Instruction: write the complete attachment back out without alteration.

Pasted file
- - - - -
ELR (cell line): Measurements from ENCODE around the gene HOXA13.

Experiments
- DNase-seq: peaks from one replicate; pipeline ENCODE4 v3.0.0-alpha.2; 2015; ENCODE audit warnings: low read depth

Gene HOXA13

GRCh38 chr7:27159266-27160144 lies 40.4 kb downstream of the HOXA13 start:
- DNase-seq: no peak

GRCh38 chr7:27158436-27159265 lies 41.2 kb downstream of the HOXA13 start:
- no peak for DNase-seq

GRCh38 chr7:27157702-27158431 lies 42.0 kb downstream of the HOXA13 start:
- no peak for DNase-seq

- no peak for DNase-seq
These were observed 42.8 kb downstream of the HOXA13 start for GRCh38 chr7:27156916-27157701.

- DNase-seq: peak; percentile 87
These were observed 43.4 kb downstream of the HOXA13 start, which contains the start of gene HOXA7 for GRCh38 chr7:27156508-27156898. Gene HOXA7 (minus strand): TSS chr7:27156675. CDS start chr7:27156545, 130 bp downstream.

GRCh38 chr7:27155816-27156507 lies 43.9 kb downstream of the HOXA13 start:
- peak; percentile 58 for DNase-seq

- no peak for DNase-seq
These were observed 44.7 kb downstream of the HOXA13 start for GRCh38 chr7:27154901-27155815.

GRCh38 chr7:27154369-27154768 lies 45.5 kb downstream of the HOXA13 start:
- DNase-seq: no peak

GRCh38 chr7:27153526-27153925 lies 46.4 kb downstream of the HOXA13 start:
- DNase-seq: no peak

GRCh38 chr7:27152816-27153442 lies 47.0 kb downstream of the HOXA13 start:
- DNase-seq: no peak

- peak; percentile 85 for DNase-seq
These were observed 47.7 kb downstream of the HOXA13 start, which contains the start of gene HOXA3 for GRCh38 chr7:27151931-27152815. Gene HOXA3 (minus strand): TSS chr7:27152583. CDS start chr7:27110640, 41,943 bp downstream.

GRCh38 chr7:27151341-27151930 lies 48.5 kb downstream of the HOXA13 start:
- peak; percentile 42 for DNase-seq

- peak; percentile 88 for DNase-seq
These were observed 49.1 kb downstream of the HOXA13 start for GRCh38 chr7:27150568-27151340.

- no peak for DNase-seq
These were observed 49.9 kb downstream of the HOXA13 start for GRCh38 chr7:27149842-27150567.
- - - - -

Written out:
ELR (cell line): Measurements from ENCODE around the gene HOXA13.

Experiments
- DNase-seq: peaks from one replicate; pipeline ENCODE4 v3.0.0-alpha.2; 2015; ENCODE audit warnings: low read depth

Gene HOXA13

GRCh38 chr7:27159266-27160144 lies 40.4 kb downstream of the HOXA13 start:
- DNase-seq: no peak

GRCh38 chr7:27158436-27159265 lies 41.2 kb downstream of the HOXA13 start:
- no peak for DNase-seq

GRCh38 chr7:27157702-27158431 lies 42.0 kb downstream of the HOXA13 start:
- no peak for DNase-seq

- no peak for DNase-seq
These were observed 42.8 kb downstream of the HOXA13 start for GRCh38 chr7:27156916-27157701.

- DNase-seq: peak; percentile 87
These were observed 43.4 kb downstream of the HOXA13 start, which contains the start of gene HOXA7 for GRCh38 chr7:27156508-27156898. Gene HOXA7 (minus strand): TSS chr7:27156675. CDS start chr7:27156545, 130 bp downstream.

GRCh38 chr7:27155816-27156507 lies 43.9 kb downstream of the HOXA13 start:
- peak; percentile 58 for DNase-seq

- no peak for DNase-seq
These were observed 44.7 kb downstream of the HOXA13 start for GRCh38 chr7:27154901-27155815.

GRCh38 chr7:27154369-27154768 lies 45.5 kb downstream of the HOXA13 start:
- DNase-seq: no peak

GRCh38 chr7:27153526-27153925 lies 46.4 kb downstream of the HOXA13 start:
- DNase-seq: no peak

GRCh38 chr7:27152816-27153442 lies 47.0 kb downstream of the HOXA13 start:
- DNase-seq: no peak

- peak; percentile 85 for DNase-seq
These were observed 47.7 kb downstream of the HOXA13 start, which contains the start of gene HOXA3 for GRCh38 chr7:27151931-27152815. Gene HOXA3 (minus strand): TSS chr7:27152583. CDS start chr7:27110640, 41,943 bp downstream.

GRCh38 chr7:27151341-27151930 lies 48.5 kb downstream of the HOXA13 start:
- peak; percentile 42 for DNase-seq

- peak; percentile 88 for DNase-seq
These were observed 49.1 kb downstream of the HOXA13 start for GRCh38 chr7:27150568-27151340.

- no peak for DNase-seq
These were observed 49.9 kb downstream of the HOXA13 start for GRCh38 chr7:27149842-27150567.